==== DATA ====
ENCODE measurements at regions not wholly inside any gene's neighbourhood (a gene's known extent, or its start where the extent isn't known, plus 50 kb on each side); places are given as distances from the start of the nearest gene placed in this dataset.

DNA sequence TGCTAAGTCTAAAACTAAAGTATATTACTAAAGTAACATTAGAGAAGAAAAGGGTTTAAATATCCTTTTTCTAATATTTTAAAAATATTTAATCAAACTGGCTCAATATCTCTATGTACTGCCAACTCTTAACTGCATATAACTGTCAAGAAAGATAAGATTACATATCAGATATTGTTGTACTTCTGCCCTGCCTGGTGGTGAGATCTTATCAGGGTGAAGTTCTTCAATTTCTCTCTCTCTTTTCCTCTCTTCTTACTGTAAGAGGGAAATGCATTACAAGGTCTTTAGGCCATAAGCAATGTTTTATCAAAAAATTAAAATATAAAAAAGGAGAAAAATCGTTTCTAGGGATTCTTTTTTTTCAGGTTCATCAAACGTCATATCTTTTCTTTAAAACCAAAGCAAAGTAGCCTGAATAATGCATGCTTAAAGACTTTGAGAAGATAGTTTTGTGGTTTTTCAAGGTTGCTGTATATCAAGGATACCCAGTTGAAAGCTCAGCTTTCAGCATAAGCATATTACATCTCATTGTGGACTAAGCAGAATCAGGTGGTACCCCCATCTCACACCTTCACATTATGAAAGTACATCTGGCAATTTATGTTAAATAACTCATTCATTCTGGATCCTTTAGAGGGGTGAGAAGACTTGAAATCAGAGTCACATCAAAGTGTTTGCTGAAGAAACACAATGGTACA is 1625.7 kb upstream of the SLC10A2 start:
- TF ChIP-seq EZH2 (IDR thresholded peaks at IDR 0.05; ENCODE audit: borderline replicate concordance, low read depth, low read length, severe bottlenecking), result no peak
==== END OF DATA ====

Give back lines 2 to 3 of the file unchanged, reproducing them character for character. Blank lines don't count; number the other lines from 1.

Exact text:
DNA sequence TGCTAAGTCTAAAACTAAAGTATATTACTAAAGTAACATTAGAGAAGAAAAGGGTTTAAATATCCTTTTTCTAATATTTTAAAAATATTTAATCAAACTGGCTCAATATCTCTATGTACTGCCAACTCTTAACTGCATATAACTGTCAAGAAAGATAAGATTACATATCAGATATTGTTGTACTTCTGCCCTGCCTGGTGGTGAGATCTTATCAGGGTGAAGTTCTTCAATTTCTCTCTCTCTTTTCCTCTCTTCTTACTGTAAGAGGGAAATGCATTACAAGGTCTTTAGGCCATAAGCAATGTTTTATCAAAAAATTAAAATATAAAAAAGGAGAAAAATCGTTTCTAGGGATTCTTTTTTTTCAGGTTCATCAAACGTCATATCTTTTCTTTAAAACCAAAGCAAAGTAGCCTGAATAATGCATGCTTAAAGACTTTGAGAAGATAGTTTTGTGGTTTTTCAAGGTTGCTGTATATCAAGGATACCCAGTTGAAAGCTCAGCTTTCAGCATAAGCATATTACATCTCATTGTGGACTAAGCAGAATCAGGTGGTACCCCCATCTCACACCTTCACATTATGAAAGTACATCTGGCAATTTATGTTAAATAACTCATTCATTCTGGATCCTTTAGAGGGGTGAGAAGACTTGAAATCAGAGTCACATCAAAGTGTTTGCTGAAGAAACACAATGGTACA is 1625.7 kb upstream of the SLC10A2 start:
- TF ChIP-seq EZH2 (IDR thresholded peaks at IDR 0.05; ENCODE audit: borderline replicate concordance, low read depth, low read length, severe bottlenecking), result no peak